O'Reilly calls for radical reform of education

 

A REORGANISED education system could transform Ireland’s economic situation but a radical shift in middle-class culture would be required, Ombudsman Emily O’Reilly said in a speech last night.

Ms O’Reilly said Ireland’s economy could not compete until the State’s declining OECD literacy and mathematics rankings were significantly improved and the management of education remained within domestic control.

“When everything else is stripped from us, we can still produce a generation of children that can excel academically,” she said.

“Our brains cannot be downsized, controlled by the IMF, mortgaged by the ECB, levied by the Government or put on a cattle boat and sent packing.”

Delivering the Hennessy lecture at the Royal College of Surgeons in Dublin, Ms O’Reilly said Finland had developed a first-class education system.

The Finns were not obsessed with church control and other issues, but there was no streaming and the focus was on helping weak children in the belief that strong ones could help themselves and others in turn.

While doing better than others was not considered hugely important, the average standard was extremely high.

“In middle-class Ireland, outperforming your neighbour has a near sacramental value attached to it. Inter-school and inter-college competitiveness creates the expensive crammer school industry that in turn further widens the divide between the academically advantaged and the rest to the detriment of all of us.”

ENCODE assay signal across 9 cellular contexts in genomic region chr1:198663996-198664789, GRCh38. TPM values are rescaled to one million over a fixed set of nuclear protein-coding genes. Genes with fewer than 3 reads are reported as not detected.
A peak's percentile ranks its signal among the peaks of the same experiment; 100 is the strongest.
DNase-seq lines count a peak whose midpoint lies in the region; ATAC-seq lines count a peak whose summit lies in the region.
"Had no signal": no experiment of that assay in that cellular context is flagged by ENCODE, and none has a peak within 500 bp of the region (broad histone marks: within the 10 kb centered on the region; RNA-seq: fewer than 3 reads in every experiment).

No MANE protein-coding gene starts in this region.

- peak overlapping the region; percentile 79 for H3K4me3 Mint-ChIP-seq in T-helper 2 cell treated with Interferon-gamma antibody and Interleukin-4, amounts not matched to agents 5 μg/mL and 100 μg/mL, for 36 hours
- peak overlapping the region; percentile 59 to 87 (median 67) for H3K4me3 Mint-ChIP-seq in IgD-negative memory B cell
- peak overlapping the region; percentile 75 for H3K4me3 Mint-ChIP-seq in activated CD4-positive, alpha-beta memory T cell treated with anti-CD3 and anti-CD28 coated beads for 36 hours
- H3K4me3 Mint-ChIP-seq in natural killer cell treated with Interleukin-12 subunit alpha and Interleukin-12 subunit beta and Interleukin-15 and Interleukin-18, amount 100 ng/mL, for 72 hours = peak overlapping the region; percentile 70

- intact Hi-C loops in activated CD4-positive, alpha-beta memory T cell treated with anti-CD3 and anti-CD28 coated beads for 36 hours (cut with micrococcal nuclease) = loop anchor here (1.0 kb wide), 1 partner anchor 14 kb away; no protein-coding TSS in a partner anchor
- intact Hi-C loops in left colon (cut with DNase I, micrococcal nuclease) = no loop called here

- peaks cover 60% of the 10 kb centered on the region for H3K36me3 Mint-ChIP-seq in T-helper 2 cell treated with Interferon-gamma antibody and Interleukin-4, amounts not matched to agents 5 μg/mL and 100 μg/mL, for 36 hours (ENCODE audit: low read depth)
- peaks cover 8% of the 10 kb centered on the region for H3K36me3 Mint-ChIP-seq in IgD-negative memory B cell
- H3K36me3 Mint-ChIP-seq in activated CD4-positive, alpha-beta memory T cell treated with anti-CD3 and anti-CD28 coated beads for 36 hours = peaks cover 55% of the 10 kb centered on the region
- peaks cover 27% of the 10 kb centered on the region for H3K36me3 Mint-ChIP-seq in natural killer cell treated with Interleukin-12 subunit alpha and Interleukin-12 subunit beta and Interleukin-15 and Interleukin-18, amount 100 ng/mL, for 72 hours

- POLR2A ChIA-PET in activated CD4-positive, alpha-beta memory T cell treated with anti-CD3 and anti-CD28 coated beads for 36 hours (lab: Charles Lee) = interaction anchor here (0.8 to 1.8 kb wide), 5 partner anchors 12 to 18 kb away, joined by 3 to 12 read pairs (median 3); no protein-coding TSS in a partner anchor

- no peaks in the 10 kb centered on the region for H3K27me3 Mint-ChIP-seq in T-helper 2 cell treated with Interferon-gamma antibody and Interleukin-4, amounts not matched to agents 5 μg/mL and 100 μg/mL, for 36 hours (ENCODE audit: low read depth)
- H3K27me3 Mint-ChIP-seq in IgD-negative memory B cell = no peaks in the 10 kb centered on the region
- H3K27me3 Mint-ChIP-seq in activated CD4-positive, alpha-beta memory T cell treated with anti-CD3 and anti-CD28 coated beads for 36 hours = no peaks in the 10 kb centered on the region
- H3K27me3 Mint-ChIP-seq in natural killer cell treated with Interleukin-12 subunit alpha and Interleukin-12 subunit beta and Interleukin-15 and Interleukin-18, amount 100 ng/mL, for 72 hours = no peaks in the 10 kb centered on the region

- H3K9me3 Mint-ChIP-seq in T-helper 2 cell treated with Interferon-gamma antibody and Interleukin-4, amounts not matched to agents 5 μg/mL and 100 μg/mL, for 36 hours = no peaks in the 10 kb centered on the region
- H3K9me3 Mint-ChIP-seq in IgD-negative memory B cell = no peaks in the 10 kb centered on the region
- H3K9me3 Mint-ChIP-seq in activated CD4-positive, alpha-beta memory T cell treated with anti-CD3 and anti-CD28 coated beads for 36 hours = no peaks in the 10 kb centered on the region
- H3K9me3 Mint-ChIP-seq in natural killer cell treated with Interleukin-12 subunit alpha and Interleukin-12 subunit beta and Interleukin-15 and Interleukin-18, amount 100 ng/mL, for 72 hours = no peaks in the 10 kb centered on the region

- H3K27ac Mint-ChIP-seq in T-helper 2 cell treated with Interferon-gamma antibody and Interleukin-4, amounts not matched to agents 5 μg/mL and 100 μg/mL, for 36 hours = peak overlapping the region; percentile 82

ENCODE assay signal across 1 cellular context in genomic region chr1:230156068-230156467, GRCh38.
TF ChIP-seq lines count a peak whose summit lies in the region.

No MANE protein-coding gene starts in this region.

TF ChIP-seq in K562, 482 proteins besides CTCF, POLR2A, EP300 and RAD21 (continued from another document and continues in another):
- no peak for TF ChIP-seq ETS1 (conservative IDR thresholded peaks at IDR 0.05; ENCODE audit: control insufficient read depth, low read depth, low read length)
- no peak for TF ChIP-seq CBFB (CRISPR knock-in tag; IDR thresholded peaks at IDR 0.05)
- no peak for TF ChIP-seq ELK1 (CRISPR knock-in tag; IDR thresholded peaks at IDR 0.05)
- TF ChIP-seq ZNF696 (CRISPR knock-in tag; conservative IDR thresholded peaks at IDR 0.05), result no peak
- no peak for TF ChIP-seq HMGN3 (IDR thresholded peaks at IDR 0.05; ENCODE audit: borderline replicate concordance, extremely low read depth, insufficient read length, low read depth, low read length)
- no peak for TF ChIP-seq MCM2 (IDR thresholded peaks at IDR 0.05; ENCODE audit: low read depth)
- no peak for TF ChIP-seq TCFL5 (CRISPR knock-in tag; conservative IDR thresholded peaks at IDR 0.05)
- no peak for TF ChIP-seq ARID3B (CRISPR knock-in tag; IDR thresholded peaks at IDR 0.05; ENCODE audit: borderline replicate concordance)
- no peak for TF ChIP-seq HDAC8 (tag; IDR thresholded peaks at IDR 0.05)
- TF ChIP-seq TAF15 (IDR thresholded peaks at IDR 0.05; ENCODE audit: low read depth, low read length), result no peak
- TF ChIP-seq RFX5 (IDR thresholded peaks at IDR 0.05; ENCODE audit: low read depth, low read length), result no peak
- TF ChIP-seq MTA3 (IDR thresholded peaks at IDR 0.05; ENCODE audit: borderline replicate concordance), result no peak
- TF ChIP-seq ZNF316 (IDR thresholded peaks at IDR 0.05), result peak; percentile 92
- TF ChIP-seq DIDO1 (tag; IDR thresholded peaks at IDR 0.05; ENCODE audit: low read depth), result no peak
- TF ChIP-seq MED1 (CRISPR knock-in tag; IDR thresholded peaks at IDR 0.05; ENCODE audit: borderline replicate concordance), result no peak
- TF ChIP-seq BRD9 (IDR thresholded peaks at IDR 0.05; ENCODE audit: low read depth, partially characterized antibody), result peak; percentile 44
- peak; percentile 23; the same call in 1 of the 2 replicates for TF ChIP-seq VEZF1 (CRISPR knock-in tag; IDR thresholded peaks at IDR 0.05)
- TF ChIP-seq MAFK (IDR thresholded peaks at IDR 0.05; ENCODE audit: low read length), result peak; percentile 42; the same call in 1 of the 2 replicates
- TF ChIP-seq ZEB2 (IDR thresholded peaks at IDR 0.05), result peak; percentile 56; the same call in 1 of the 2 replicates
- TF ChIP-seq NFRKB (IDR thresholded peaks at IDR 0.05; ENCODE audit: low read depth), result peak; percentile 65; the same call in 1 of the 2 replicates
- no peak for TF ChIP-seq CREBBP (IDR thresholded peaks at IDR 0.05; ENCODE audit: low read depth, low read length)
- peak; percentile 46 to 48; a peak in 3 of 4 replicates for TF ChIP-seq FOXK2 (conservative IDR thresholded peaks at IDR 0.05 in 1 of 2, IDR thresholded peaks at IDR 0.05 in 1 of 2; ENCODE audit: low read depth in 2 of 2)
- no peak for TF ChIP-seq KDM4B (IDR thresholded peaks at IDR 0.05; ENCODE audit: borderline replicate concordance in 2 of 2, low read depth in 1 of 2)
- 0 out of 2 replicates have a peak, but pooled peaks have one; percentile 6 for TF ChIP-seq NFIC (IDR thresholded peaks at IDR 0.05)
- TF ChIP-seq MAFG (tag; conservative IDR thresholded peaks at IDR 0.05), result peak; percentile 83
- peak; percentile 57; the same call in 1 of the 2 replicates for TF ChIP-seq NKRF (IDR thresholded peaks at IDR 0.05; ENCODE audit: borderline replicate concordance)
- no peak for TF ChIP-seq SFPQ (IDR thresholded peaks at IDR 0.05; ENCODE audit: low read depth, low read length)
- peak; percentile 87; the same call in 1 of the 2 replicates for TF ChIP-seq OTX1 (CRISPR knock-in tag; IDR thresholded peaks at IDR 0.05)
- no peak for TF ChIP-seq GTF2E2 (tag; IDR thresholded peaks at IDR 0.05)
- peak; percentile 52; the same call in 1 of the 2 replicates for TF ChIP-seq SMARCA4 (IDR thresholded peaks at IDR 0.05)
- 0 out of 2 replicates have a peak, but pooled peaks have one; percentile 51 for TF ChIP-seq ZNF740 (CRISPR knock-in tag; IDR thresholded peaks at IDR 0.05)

Ms O’Reilly said achieving Finnish standards would “take monumental leadership and commitment from the Government and buy-in from many sectors that have a major stake in retaining the status quo”.

She added: “We can never return to the island of saints that we once declared ourselves to be but we can certainly be a nation of innovative, ground-breaking scholars once again.”

In 2004, Ms O’Reilly delivered a controversial speech to the Céifin conference on social change in Ennis, Co Clare, which she referred to last night.

In that speech, she had bemoaned the “vulgar-fest that is much of modern Ireland” and suggested people consider “tip-toeing” back to the churches.

Last night she said the absence “centre stage” of any significant Catholic Church presence throughout the events around Queen Elizabeth’s recent visit meant the Irish appeared to be “an increasingly secular people”.